Research improprieties have always been with us, but we live in a day where (luckily) they are exposed with greater regularity (rather than remain hidden).
A long, I think important, commentary (and not heavy on mathematics) from statistician Deborah Mayo, this morning, giving a whistleblower's perspective on a well-known scandal emanating from one Duke oncology lab. Ought be read by anyone interested in ethics, statistics, and reproducibility in research:
Toward the end she writes this before giving a counterview:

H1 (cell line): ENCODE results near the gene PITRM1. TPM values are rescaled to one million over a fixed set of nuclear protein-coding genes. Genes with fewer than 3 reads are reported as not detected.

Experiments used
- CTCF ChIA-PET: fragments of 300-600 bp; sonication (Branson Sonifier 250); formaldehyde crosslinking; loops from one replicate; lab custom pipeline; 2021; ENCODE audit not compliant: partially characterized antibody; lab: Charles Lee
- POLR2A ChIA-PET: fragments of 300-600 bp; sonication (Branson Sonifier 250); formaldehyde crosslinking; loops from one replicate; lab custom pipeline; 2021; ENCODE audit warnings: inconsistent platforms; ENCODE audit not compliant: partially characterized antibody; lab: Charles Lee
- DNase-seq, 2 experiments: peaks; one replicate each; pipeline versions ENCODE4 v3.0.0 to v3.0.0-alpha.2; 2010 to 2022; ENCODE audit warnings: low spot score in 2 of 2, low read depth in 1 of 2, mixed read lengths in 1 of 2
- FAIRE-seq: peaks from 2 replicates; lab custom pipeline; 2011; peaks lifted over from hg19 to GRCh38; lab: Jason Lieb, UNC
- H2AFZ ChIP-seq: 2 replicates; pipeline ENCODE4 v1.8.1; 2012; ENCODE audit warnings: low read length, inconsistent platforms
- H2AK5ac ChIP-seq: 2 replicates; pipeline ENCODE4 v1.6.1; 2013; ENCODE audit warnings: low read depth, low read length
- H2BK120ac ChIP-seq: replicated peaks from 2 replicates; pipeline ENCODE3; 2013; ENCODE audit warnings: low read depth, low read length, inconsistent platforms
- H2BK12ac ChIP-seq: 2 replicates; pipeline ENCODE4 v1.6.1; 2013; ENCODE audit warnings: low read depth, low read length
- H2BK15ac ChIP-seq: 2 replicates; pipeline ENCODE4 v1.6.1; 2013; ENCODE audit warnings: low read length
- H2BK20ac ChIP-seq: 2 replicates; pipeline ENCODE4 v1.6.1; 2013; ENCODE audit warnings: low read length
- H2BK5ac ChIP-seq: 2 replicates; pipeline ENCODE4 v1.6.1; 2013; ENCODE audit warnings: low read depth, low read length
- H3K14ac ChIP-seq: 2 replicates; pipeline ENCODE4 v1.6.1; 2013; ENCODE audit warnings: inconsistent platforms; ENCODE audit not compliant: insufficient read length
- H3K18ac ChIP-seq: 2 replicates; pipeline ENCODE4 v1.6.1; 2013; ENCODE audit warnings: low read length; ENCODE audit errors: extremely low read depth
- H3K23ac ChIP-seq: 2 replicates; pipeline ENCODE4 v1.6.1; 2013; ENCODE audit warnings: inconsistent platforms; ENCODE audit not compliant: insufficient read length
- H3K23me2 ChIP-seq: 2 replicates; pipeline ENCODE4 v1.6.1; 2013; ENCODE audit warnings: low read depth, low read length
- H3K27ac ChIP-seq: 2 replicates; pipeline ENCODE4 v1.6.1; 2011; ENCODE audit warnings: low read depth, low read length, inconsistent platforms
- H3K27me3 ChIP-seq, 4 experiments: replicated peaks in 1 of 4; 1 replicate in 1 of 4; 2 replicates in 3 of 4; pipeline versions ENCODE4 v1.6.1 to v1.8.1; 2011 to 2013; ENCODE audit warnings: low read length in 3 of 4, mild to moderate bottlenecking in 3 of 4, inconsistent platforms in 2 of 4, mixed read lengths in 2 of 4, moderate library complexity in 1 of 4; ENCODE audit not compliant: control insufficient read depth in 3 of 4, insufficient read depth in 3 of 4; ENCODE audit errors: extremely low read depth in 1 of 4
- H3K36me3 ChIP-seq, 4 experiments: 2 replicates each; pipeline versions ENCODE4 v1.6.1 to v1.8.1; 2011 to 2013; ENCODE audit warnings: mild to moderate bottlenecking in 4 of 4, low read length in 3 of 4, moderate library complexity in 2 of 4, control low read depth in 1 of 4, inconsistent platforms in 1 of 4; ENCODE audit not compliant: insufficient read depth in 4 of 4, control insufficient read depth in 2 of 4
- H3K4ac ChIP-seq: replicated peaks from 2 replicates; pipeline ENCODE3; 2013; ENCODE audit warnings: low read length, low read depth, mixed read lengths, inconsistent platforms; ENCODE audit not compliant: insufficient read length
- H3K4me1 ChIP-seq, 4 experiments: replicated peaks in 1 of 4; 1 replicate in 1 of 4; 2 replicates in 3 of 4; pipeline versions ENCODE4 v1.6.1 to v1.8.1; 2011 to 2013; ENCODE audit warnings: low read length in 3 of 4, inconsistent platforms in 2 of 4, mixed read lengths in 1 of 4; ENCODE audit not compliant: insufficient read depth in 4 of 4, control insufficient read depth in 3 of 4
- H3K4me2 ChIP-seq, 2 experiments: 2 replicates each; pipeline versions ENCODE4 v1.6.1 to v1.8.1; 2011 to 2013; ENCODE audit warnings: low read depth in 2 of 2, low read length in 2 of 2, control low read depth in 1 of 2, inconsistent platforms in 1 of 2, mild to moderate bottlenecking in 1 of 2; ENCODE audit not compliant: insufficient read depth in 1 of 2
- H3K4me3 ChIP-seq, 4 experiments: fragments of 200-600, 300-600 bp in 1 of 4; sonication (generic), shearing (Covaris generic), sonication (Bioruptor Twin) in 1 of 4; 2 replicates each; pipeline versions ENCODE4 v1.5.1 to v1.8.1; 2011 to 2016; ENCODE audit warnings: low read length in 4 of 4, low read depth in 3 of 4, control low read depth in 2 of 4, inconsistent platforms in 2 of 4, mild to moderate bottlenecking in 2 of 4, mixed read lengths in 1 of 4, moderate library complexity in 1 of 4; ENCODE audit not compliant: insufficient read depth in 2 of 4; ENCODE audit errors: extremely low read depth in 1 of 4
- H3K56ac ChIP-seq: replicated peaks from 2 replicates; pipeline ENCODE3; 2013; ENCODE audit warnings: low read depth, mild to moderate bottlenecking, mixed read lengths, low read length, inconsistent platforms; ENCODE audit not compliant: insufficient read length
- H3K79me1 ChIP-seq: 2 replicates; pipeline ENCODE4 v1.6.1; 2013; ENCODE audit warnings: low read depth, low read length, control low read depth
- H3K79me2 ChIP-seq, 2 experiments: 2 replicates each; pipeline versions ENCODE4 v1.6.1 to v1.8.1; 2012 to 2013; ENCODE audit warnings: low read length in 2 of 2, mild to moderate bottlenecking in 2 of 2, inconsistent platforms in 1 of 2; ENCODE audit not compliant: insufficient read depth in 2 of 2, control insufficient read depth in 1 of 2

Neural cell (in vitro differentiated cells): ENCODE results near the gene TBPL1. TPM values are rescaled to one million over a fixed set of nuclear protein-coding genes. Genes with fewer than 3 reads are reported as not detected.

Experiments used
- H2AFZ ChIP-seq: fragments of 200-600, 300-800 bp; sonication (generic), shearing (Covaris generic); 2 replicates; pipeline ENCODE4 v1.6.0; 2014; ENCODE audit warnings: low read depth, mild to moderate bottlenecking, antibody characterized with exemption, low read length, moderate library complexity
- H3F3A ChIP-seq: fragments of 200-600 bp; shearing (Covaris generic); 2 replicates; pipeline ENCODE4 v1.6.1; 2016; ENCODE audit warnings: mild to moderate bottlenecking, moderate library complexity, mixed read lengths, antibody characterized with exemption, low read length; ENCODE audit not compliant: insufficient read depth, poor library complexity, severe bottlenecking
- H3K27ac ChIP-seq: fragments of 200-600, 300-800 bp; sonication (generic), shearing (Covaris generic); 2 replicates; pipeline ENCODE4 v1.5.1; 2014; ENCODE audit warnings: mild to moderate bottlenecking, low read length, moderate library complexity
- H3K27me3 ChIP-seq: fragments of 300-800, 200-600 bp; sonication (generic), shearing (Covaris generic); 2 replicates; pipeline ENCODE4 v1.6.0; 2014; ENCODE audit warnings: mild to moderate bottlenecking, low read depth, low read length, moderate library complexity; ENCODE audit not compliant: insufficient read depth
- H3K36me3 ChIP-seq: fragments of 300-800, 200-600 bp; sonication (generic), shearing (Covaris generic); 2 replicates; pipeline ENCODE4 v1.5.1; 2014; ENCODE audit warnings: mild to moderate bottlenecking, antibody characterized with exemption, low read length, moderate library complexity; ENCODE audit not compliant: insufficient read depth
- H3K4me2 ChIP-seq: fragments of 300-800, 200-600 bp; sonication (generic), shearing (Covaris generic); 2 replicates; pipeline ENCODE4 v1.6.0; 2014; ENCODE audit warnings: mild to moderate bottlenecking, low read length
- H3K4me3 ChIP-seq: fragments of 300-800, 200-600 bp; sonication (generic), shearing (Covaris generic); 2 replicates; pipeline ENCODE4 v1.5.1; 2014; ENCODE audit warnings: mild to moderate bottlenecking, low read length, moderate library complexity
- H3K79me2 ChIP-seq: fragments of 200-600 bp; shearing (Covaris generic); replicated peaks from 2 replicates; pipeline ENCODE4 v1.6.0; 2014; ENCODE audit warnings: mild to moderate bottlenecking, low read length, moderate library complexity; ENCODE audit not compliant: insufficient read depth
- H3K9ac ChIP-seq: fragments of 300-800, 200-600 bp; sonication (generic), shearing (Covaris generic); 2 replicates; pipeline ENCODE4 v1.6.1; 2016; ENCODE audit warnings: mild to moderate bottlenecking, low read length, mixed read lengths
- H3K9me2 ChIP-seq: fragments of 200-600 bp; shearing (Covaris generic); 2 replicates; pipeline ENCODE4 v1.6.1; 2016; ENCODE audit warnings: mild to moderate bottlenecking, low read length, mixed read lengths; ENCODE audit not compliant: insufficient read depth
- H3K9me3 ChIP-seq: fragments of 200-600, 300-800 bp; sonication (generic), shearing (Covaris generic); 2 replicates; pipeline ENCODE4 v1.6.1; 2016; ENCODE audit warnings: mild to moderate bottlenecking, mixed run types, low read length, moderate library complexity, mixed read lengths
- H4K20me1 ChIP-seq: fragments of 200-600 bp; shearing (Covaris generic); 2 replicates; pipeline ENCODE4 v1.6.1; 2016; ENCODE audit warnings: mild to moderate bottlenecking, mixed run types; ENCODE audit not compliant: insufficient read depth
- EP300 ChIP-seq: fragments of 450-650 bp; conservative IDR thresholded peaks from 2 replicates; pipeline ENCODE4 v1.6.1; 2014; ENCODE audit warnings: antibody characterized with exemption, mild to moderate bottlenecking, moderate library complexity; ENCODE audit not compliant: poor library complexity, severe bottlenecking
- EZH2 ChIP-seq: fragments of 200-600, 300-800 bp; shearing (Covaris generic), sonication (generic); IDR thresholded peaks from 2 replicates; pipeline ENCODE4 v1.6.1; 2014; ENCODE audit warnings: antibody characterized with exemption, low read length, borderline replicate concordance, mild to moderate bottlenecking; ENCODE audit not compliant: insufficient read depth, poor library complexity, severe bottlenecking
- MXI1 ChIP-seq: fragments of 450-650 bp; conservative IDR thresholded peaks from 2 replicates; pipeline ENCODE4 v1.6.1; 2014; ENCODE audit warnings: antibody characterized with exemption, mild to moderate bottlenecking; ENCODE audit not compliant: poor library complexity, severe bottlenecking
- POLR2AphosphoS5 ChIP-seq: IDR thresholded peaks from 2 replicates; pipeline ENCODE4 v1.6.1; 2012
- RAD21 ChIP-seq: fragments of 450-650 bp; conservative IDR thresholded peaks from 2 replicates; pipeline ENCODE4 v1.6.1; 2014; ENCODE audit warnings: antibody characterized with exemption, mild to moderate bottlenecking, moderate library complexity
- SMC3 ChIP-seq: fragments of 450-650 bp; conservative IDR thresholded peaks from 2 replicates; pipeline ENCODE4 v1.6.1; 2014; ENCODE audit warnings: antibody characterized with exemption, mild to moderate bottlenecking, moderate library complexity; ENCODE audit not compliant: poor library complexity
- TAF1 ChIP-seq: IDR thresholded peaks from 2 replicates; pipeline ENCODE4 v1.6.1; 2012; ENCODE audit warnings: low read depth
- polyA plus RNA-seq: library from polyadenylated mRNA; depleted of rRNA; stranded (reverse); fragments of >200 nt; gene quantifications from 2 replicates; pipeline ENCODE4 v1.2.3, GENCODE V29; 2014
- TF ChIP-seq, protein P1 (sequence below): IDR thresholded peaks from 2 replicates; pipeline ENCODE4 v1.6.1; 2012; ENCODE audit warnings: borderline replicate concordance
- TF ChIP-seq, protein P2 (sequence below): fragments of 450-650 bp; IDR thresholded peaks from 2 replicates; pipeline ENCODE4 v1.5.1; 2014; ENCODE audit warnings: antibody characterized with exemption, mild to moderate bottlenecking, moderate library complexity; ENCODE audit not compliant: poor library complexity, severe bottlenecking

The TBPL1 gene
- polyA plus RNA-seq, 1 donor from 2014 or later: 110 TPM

"I have recently received letters from people who tell me that any attempt to improve on statistical methodology or to critically evaluate -- in a serious manner -- people’s abuses of statistical concepts, is an utter waste of time and tantamount to philosophical navel gazing. Why? Because everyone knows, according to them, that statistics is just so much window dressing and that political/economic expediency is what drives kicking data into line to reach their pre-ordained conclusions."And I dare say, as problems with research methodologies go, this represents but one of the iceberg tips toward which one must remain vigilant.